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I am using the template pieces from Anna Maria Horner's pattern feather bed quilt which is available as a free .pdf at her website. I have loved this quilt since I saw it! But I scared myself into believing I had to be an advanced quilter before I attempted to make a feather. Not anymore, thanks to Scrappy? Sew bee it! Flickr group! It is really getting me to try new sewing projects.
A lot of patterns today come with templates that are digital. The pieces must be printed and put together to be used for the pattern.
I use the following to make templates:
Scissors that will cut cardboard - mine are cheap kitchen scissors
Paper template pieces
Cardboard - clean boxes work really well
First cut out the paper template pieces (sometimes you may have 3 or 4) that you need to attach together to make into one piece. When making templates try to find a cardboard piece big enough to fit the whole template. Glue the paper pieces together on the cardboard. Read the pattern carefully: some will tell you to glue under one, some just say line up. If you have a template that does not have a 1/4 seam allowance, using a ruler you can add it now. Cut out the template following as close to the outside lines as possible, do not cut into the line, follow the outside line like I have done here.
There are times you will find you have to flip the template over to cut out the mirror image or a left/right side. Mark on your template which is the left side and which is the right side. This saves you trouble later. I also mark all my background pieces.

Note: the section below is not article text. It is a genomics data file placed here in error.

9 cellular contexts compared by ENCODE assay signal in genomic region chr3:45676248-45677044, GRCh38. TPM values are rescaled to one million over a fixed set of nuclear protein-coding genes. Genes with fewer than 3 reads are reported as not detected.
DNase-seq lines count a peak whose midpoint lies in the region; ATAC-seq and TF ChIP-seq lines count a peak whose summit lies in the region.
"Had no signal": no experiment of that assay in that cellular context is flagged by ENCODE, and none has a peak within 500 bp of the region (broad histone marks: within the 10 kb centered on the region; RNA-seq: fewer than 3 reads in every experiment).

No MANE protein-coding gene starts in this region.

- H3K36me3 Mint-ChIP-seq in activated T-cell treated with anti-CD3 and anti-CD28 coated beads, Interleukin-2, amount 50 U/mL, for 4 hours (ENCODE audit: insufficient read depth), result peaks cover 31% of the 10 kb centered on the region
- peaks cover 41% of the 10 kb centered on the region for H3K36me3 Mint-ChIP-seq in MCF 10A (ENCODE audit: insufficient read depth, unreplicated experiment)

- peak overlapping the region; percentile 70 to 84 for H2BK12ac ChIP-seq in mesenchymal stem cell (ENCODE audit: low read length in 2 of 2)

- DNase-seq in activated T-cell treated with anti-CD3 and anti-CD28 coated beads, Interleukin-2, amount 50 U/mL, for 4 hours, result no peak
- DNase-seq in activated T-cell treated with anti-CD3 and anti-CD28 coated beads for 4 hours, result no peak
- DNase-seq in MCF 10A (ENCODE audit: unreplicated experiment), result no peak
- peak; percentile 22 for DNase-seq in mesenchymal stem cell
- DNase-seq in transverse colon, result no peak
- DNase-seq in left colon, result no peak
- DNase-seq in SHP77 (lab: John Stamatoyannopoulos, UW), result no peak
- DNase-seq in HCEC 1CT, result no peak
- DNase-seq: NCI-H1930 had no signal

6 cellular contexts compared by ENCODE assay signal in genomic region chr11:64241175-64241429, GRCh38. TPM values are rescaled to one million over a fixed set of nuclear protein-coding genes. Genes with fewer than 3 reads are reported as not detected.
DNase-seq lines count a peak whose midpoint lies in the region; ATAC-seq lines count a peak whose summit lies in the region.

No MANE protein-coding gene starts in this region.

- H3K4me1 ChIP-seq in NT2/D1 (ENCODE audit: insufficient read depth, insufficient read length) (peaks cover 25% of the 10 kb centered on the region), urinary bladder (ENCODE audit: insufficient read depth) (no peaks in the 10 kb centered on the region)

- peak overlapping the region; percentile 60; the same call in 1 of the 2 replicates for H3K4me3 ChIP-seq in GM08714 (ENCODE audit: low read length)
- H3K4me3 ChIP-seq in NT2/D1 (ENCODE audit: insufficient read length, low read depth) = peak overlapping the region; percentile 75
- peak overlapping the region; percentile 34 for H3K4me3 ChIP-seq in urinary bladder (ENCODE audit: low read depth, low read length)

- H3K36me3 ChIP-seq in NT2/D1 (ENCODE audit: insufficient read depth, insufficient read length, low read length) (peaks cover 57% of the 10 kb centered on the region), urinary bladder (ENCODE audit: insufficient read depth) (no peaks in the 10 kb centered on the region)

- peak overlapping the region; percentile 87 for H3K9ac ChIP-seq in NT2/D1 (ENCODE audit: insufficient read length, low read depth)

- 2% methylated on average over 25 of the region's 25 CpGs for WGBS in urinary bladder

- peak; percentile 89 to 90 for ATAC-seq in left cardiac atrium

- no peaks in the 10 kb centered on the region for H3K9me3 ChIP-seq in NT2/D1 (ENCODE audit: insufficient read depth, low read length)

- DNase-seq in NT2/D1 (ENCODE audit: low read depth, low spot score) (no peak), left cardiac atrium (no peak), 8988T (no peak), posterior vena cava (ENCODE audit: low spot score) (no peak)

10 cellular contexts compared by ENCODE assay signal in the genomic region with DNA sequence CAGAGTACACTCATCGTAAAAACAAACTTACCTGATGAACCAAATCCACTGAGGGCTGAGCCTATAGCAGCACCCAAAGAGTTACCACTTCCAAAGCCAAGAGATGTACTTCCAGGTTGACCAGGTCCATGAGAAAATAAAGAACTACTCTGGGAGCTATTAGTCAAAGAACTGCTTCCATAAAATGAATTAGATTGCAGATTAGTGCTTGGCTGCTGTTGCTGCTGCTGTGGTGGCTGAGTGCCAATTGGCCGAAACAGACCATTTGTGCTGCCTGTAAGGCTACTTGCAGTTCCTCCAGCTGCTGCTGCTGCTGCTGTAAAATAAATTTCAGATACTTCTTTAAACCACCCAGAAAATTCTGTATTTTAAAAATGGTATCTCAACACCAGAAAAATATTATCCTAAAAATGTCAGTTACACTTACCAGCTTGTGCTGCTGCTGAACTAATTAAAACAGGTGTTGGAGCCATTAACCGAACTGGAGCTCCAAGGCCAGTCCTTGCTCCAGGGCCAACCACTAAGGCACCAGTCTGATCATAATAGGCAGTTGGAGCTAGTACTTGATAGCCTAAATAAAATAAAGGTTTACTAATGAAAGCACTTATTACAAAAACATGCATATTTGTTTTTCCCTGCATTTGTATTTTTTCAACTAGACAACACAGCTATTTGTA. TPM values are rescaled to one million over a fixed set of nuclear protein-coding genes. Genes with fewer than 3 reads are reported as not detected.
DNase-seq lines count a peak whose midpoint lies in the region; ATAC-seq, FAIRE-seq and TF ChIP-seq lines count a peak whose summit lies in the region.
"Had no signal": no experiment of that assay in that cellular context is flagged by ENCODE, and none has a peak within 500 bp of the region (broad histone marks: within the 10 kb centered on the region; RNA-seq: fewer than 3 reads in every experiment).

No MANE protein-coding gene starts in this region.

See the directional lines on the template above those are used to line up the template on the sewn lines of your fabric. If you are using the template to produce a mirror image, you need to transfer those lines onto the back of the template opposite to the way on the front to line it up!
If you don't you could end up with your feather cut like the second feather below. Unusable!
When you want your feathers to all line up! Like the ones below.
I use my rotary cutter with my templates (faster for me) but you can also a use pencil or the Pilot Frixon ball pen, I would not use this pen to make quilting lines (read about testing here). but it is great for drawing template lines on the fabric (less chance of cutting your fabric wrong). Then using a pair of fabric scissors (nice & sharp) to cut the fabric pieces out.
I hope my tips can help you! Thanks for stopping by "In The Boon Docks", please come back again. Lisa
The pattern is also in Fons & Porter Quilty Magazine, Winter 2012. I just bought the digital issue yesterday! All kinds of articles and quilts with modern looks.